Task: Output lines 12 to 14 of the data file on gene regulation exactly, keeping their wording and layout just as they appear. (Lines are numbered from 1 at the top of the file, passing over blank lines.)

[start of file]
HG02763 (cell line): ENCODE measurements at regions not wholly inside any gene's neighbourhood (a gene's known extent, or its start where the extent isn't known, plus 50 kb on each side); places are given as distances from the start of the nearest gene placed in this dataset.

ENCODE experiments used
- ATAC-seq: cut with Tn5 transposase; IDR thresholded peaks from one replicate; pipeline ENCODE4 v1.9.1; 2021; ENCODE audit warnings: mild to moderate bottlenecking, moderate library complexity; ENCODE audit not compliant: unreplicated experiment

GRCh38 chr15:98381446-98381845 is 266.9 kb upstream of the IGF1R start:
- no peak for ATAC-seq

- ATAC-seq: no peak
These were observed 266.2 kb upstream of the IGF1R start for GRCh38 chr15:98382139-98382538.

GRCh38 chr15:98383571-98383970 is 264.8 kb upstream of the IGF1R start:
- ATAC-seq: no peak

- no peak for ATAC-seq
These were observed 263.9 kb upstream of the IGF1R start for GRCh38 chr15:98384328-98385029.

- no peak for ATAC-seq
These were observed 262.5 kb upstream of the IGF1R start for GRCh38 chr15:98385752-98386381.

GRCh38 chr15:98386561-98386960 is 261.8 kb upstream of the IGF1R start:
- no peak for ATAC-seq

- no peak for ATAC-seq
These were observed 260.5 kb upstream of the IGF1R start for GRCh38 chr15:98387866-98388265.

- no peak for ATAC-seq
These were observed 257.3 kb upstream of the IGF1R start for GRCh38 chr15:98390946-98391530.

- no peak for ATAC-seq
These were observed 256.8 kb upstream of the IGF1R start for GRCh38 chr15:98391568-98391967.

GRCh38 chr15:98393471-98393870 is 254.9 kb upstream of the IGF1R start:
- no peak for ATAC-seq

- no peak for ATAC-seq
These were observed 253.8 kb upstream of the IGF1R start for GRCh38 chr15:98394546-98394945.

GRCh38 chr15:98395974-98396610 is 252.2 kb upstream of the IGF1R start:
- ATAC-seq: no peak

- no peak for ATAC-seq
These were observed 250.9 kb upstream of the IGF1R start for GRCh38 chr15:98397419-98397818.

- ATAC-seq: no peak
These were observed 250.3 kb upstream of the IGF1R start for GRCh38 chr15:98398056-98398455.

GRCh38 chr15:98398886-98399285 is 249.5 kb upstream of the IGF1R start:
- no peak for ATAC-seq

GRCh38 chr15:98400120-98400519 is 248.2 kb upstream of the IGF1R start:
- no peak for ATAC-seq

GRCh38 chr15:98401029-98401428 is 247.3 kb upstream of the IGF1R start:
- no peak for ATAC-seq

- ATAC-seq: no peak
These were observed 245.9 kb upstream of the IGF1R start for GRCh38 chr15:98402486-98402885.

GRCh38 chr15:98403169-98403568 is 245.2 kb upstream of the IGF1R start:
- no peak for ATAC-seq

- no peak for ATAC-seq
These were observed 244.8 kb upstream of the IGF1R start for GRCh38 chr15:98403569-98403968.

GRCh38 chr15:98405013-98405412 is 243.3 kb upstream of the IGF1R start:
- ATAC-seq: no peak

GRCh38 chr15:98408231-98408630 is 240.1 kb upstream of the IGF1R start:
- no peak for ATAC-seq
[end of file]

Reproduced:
- no peak for ATAC-seq
These were observed 262.5 kb upstream of the IGF1R start for GRCh38 chr15:98385752-98386381.

GRCh38 chr15:98386561-98386960 is 261.8 kb upstream of the IGF1R start: